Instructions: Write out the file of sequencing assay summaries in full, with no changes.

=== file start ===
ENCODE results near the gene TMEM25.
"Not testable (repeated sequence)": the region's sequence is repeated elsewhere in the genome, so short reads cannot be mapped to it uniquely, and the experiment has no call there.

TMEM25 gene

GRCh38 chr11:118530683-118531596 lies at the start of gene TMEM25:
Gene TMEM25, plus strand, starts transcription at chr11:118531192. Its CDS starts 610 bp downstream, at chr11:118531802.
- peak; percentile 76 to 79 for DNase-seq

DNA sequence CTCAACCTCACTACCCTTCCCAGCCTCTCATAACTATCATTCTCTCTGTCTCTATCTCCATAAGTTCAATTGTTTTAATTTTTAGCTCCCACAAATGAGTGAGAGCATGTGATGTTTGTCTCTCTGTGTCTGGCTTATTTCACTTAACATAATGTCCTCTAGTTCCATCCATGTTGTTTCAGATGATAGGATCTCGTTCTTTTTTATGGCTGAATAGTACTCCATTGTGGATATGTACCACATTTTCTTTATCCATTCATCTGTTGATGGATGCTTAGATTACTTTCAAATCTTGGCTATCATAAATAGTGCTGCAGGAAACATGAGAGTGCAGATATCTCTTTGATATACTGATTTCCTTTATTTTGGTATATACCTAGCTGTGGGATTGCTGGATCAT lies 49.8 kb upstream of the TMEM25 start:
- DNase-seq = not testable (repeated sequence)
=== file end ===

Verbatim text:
ENCODE results near the gene TMEM25.
"Not testable (repeated sequence)": the region's sequence is repeated elsewhere in the genome, so short reads cannot be mapped to it uniquely, and the experiment has no call there.

TMEM25 gene

GRCh38 chr11:118530683-118531596 lies at the start of gene TMEM25:
Gene TMEM25, plus strand, starts transcription at chr11:118531192. Its CDS starts 610 bp downstream, at chr11:118531802.
- peak; percentile 76 to 79 for DNase-seq

DNA sequence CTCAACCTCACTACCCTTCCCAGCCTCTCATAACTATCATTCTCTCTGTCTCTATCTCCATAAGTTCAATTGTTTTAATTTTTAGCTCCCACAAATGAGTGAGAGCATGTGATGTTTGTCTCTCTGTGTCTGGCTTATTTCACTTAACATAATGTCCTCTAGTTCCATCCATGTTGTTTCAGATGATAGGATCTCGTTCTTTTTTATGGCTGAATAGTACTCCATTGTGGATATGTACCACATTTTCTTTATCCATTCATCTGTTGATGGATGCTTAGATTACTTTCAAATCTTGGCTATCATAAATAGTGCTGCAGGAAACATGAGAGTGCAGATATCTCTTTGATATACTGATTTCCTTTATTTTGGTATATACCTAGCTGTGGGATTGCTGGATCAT lies 49.8 kb upstream of the TMEM25 start:
- DNase-seq = not testable (repeated sequence)